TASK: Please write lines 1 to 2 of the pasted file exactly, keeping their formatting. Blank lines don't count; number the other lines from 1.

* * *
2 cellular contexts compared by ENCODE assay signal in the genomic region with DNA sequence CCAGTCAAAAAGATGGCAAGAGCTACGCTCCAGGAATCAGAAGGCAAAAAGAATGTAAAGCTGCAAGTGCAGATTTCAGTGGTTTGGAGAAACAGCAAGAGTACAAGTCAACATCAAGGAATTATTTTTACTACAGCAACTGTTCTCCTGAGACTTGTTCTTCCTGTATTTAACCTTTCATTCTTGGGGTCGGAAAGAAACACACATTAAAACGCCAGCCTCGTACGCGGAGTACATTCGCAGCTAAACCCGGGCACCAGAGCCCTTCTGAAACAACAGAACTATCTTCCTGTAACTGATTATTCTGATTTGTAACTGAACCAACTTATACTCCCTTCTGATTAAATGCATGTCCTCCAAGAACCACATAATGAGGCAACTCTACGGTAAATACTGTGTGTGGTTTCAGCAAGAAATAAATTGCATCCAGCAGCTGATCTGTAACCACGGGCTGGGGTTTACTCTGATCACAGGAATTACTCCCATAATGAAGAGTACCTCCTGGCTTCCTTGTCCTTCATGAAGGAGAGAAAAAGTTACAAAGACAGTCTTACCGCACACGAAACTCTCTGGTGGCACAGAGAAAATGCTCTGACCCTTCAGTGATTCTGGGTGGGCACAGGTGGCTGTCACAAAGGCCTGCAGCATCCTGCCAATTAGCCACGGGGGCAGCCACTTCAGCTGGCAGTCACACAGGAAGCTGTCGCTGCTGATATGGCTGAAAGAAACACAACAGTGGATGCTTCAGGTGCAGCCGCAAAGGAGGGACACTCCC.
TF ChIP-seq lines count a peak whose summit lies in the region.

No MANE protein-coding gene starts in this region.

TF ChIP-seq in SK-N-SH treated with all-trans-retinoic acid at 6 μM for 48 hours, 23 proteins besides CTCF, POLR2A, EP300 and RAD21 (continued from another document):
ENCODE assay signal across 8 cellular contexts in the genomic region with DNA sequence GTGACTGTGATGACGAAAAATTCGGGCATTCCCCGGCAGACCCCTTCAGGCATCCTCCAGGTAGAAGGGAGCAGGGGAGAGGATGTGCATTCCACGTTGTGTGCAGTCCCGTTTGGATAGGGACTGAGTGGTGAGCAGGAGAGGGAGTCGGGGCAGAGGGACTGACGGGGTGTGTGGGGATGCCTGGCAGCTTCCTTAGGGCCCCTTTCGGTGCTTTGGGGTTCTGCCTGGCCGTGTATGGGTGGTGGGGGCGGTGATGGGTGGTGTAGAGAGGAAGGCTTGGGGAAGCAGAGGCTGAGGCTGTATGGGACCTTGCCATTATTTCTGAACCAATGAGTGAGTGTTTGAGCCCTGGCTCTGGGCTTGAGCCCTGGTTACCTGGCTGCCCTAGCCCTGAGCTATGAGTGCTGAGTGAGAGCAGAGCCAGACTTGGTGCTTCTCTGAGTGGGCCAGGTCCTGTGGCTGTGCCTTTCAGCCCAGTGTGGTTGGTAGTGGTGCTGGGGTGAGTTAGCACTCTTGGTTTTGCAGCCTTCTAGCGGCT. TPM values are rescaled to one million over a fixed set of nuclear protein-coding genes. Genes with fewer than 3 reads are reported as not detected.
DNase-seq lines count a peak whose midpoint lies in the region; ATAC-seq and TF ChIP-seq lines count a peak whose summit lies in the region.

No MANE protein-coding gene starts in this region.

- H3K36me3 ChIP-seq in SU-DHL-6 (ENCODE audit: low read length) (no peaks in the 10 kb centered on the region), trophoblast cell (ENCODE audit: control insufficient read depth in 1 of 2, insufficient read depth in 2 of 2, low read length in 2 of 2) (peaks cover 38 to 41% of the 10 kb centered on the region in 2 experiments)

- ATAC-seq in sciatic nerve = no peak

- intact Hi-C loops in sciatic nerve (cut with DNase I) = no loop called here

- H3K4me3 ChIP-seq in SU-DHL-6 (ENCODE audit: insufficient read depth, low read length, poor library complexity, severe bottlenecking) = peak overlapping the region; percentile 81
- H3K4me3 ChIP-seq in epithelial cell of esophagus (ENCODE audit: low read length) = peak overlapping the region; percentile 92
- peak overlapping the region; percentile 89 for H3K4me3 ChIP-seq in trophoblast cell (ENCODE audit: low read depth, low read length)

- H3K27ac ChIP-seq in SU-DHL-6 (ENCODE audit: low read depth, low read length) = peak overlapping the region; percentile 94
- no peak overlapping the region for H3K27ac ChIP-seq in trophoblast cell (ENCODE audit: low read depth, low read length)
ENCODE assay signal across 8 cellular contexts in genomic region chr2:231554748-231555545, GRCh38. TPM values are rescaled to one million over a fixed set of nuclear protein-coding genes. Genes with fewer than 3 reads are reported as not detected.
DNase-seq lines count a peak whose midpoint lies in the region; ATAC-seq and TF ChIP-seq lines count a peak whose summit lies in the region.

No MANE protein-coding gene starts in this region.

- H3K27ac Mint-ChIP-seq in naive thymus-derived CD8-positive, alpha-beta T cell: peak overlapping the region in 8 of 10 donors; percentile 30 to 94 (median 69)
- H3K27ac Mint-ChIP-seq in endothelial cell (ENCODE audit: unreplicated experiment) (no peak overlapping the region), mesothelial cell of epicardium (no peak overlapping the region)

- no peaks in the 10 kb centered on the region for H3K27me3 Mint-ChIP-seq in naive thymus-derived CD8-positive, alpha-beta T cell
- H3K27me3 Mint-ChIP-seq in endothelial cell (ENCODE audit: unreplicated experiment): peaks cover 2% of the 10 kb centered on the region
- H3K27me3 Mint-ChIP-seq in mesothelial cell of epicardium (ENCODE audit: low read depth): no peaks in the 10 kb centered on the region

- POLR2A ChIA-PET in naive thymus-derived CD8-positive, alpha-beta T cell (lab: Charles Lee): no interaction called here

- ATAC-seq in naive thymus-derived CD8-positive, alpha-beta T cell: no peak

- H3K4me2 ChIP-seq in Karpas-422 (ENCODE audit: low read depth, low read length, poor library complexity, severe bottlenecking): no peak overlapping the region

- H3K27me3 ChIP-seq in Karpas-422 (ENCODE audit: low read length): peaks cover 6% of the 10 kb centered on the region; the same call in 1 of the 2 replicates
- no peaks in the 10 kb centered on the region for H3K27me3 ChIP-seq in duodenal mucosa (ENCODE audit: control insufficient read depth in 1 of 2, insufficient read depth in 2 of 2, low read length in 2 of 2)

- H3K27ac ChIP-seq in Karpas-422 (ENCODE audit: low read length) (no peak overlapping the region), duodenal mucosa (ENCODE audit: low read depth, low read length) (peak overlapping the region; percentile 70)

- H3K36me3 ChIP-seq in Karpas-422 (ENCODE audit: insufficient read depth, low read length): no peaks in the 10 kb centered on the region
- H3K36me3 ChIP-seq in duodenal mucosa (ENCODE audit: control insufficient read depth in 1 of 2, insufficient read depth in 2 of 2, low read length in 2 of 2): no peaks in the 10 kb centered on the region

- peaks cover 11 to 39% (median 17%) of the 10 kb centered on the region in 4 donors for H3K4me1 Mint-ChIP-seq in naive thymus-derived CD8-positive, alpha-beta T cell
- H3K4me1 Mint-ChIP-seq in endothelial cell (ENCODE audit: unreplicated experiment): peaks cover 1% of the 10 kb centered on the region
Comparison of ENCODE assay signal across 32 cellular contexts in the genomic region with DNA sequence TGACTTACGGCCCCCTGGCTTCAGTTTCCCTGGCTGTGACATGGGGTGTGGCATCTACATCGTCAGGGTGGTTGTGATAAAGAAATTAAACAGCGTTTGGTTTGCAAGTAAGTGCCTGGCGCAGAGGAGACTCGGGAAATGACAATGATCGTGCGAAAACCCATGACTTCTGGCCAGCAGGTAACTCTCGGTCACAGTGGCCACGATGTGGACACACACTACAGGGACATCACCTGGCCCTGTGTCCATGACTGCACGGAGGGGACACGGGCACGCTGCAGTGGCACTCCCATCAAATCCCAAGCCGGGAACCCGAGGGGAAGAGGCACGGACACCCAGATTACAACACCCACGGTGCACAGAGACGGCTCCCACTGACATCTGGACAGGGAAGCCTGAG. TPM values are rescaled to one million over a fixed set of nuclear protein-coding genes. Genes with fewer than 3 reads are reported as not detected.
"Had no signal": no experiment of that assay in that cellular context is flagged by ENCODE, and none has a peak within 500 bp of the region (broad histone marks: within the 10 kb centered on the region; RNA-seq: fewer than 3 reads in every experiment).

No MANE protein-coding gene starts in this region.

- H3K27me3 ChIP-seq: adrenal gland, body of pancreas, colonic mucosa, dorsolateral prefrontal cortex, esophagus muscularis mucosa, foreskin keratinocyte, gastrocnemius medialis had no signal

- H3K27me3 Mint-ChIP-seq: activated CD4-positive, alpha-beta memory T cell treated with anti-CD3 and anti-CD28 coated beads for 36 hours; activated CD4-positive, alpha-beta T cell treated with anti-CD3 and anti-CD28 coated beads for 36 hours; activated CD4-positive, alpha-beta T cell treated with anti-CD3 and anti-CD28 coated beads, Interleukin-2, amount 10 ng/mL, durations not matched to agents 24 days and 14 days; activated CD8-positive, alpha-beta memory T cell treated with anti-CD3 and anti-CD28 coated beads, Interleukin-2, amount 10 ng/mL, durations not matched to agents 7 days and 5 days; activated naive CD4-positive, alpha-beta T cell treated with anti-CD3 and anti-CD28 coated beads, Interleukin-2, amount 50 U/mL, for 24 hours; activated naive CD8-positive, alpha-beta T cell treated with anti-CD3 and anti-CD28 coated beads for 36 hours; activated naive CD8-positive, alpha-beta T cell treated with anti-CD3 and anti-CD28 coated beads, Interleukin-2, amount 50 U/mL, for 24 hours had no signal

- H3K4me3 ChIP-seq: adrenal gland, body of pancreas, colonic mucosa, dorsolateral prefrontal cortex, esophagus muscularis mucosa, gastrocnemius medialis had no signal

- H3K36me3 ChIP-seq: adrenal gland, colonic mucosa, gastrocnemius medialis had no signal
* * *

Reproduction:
2 cellular contexts compared by ENCODE assay signal in the genomic region with DNA sequence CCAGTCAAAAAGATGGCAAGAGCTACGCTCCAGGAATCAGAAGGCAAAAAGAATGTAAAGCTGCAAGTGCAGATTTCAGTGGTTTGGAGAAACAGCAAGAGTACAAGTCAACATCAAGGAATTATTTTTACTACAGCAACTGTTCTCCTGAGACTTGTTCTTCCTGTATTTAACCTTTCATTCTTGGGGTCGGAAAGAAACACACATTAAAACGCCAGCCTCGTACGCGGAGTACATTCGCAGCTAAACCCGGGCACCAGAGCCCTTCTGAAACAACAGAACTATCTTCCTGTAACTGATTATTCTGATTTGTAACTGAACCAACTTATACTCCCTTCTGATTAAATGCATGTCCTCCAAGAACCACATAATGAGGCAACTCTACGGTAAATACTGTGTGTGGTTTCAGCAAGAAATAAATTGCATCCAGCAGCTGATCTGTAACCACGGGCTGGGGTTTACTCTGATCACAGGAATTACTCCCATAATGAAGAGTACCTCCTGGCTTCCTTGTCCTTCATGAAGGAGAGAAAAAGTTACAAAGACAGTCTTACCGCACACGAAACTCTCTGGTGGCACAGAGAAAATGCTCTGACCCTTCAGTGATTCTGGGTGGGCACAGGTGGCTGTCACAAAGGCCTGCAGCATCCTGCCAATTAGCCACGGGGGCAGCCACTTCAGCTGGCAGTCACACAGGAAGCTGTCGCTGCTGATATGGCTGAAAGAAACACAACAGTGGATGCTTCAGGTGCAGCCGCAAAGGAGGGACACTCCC.
TF ChIP-seq lines count a peak whose summit lies in the region.